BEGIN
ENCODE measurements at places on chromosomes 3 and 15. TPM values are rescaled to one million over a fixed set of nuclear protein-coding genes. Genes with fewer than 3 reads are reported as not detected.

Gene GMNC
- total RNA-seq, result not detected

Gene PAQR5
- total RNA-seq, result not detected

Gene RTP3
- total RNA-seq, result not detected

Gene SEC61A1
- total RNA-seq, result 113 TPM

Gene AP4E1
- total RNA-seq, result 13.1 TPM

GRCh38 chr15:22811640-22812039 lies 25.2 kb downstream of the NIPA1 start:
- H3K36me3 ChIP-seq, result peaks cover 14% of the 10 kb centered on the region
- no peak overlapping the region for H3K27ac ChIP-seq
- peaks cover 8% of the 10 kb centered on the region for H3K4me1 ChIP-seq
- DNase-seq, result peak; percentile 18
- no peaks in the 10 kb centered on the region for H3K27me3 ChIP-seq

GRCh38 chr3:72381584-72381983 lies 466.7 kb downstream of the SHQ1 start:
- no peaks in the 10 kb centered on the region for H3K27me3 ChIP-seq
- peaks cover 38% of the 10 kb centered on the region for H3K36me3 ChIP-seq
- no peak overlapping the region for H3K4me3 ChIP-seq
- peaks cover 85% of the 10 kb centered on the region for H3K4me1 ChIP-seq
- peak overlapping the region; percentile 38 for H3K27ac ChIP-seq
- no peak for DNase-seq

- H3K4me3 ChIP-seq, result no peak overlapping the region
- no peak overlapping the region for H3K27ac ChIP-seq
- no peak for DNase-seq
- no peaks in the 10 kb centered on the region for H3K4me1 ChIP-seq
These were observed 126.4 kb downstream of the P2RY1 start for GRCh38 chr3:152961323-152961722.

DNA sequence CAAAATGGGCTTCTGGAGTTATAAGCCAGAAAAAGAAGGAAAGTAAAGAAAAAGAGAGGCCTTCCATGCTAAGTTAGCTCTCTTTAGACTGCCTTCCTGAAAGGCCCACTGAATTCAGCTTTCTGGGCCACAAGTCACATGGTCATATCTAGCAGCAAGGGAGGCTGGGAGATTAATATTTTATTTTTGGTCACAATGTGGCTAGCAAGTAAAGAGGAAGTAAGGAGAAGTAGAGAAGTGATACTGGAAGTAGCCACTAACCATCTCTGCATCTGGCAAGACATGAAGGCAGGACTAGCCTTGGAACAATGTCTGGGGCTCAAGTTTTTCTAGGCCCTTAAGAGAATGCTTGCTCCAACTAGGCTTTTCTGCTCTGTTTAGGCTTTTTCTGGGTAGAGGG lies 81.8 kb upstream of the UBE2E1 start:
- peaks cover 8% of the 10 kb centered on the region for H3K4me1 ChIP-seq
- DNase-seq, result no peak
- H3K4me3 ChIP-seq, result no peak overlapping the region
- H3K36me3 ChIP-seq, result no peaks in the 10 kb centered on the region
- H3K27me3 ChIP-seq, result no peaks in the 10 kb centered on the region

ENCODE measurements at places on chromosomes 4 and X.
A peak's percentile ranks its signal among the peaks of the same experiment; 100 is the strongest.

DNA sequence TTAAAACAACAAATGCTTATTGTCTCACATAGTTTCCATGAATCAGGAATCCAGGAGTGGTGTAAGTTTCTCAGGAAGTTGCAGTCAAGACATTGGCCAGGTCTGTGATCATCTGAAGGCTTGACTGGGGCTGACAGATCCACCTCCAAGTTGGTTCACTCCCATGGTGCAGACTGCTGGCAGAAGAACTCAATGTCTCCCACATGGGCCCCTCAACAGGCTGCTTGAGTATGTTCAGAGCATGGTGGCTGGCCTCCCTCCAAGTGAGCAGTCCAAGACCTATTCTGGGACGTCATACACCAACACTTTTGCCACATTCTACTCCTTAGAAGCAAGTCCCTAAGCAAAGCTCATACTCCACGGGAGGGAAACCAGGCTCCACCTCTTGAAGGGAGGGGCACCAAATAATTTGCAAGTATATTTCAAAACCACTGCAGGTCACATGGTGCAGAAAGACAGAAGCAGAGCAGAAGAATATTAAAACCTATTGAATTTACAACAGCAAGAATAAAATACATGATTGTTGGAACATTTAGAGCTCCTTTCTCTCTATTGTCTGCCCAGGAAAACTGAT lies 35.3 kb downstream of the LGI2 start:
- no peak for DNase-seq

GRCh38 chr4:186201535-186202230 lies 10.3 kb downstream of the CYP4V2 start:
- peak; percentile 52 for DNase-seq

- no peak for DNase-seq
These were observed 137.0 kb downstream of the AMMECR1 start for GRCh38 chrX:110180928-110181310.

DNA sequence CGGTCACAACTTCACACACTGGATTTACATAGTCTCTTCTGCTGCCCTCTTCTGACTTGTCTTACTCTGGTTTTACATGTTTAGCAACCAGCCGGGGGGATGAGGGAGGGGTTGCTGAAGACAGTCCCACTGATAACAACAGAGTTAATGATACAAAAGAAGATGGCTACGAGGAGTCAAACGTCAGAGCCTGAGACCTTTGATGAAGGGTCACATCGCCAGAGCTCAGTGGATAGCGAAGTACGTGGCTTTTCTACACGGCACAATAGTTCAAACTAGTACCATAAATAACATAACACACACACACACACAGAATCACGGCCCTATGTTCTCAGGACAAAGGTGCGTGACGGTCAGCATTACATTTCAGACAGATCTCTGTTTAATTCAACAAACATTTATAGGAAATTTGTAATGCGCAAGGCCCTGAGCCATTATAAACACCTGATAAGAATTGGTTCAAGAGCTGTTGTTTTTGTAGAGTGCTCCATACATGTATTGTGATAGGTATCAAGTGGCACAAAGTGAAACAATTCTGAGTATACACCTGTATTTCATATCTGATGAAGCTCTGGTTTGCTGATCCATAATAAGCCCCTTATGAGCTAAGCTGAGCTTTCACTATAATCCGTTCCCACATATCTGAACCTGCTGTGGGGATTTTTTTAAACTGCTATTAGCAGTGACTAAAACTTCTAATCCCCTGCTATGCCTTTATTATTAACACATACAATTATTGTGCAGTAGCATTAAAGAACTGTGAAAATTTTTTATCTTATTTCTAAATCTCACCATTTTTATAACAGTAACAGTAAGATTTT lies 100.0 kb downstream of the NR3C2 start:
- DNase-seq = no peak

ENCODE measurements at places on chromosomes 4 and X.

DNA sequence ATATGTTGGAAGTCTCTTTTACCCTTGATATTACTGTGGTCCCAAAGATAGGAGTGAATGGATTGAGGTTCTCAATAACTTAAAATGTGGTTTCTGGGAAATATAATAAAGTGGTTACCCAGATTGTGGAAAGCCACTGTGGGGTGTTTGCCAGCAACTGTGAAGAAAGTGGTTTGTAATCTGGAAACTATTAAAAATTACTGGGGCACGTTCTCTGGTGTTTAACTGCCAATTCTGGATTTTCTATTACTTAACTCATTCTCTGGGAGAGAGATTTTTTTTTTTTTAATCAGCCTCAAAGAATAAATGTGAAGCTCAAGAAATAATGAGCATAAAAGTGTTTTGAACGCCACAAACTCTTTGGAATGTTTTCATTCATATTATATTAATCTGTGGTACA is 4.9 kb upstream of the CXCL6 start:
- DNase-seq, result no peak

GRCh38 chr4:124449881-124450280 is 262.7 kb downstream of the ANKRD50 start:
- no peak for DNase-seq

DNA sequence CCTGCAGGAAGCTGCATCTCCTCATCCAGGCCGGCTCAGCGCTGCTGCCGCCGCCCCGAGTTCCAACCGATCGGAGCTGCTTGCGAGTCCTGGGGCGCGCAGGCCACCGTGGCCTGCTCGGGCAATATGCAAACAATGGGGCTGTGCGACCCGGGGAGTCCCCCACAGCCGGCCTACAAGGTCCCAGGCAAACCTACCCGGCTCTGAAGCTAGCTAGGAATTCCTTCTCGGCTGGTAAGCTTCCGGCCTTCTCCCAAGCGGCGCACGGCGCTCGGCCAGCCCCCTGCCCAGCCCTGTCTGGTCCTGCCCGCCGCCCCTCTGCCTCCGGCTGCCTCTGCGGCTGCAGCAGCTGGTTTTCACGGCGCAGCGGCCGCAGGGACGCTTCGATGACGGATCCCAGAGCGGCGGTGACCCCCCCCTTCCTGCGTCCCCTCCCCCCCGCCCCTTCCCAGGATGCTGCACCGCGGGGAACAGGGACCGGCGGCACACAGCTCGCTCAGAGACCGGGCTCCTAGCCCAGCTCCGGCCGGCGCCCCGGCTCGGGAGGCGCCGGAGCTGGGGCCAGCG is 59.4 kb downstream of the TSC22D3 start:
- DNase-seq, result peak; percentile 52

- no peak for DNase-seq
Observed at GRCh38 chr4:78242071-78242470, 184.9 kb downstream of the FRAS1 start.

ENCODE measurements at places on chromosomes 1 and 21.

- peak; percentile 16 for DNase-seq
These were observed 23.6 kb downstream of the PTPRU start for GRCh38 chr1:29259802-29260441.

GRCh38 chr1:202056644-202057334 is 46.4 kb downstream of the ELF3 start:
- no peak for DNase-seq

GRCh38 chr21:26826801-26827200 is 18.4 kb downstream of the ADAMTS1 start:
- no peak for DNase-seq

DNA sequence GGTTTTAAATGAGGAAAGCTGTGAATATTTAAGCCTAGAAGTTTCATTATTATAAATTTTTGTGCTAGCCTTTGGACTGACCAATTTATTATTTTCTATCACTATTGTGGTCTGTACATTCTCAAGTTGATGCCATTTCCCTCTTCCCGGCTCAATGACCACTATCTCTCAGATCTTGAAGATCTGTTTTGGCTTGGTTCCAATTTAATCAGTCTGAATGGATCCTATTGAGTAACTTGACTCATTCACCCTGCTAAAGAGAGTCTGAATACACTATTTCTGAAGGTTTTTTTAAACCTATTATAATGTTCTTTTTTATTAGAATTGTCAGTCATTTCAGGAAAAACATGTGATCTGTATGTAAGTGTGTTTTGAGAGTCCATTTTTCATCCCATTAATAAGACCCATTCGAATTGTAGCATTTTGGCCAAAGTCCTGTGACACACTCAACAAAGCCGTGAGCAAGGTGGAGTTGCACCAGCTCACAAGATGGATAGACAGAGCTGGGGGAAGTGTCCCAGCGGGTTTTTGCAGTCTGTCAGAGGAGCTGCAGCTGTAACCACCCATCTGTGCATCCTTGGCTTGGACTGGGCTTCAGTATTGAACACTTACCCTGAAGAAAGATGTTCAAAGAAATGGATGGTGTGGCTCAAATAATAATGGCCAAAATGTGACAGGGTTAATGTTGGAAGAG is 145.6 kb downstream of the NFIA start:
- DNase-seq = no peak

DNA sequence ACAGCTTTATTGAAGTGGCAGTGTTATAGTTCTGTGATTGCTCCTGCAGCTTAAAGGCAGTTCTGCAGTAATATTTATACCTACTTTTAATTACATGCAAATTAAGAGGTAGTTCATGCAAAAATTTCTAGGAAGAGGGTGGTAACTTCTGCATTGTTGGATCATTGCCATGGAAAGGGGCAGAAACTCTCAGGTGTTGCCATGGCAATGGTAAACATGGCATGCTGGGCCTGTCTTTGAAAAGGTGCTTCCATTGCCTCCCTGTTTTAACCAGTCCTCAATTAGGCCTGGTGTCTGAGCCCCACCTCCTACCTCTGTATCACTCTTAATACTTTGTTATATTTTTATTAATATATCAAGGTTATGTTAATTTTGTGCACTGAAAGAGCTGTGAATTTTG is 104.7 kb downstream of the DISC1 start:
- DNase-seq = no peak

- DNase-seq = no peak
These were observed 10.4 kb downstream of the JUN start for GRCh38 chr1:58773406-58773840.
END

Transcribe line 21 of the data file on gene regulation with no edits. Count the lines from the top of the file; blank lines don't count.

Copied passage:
- no peak overlapping the region for H3K4me3 ChIP-seq